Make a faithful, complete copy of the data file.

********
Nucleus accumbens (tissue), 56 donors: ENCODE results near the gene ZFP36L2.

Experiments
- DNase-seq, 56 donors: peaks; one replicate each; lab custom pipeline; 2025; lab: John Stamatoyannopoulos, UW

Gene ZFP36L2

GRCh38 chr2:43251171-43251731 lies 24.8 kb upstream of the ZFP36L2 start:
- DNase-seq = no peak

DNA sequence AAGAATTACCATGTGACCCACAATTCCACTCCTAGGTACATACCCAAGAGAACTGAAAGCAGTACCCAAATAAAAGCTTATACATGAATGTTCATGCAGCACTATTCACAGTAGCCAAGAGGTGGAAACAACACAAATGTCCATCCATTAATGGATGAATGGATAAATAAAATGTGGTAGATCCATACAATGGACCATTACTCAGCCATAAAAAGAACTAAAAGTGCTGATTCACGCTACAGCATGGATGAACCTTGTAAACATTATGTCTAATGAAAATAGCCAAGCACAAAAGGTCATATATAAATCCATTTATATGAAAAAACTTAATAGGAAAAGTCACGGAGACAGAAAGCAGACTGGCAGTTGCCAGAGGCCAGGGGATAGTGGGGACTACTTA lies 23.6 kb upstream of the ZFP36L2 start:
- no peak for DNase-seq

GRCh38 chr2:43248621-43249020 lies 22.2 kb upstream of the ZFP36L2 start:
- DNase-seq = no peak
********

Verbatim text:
Nucleus accumbens (tissue), 56 donors: ENCODE results near the gene ZFP36L2.

Experiments
- DNase-seq, 56 donors: peaks; one replicate each; lab custom pipeline; 2025; lab: John Stamatoyannopoulos, UW

Gene ZFP36L2

GRCh38 chr2:43251171-43251731 lies 24.8 kb upstream of the ZFP36L2 start:
- DNase-seq = no peak

DNA sequence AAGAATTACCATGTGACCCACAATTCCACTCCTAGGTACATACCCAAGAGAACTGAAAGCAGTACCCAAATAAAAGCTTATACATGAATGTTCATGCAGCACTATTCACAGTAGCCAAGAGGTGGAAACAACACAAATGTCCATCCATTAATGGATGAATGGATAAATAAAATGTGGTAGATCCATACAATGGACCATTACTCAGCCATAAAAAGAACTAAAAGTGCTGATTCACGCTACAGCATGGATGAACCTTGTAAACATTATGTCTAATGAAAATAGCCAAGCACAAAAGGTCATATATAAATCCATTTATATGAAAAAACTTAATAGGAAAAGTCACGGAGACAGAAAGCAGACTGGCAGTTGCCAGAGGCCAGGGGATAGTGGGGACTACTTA lies 23.6 kb upstream of the ZFP36L2 start:
- no peak for DNase-seq

GRCh38 chr2:43248621-43249020 lies 22.2 kb upstream of the ZFP36L2 start:
- DNase-seq = no peak